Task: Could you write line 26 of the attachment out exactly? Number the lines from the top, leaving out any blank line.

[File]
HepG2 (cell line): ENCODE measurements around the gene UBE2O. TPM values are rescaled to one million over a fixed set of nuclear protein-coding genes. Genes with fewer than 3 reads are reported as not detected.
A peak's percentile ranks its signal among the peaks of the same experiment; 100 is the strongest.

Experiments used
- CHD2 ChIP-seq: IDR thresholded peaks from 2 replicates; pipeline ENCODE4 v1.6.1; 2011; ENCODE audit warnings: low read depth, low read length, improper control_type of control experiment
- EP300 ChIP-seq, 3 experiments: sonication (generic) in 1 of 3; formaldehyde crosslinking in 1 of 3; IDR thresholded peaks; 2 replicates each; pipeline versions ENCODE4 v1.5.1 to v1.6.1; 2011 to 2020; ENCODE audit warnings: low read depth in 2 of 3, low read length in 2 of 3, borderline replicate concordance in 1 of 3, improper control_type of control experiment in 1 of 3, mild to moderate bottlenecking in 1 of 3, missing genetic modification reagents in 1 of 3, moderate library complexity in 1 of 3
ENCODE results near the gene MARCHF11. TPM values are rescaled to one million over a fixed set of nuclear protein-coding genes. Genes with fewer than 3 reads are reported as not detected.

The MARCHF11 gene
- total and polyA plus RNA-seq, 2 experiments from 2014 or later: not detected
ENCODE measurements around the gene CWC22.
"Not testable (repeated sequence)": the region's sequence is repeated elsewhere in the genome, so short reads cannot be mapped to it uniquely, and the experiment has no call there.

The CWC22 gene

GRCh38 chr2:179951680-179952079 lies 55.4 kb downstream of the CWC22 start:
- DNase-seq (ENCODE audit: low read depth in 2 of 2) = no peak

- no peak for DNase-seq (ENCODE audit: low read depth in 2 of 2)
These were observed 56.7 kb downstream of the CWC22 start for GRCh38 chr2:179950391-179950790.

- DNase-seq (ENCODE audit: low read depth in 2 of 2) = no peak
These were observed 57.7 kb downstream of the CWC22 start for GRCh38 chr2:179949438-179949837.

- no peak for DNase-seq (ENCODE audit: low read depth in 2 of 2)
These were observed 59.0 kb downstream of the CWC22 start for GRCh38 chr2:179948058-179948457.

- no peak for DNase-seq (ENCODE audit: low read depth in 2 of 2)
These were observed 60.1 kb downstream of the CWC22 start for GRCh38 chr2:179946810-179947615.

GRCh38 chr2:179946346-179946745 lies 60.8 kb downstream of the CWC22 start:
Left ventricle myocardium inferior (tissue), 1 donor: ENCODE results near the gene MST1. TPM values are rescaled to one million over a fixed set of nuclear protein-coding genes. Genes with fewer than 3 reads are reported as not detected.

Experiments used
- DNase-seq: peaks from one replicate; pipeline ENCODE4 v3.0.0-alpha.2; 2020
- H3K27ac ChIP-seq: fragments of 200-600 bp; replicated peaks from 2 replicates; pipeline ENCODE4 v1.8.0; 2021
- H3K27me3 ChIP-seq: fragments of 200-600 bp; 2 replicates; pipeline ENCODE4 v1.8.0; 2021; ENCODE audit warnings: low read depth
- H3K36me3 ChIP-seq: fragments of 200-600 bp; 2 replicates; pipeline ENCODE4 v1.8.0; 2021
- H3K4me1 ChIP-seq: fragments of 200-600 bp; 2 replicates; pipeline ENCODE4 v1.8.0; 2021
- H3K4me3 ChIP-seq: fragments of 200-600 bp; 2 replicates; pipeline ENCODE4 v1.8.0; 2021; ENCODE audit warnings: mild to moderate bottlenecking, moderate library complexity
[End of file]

- H3K27ac ChIP-seq: fragments of 200-600 bp; replicated peaks from 2 replicates; pipeline ENCODE4 v1.8.0; 2021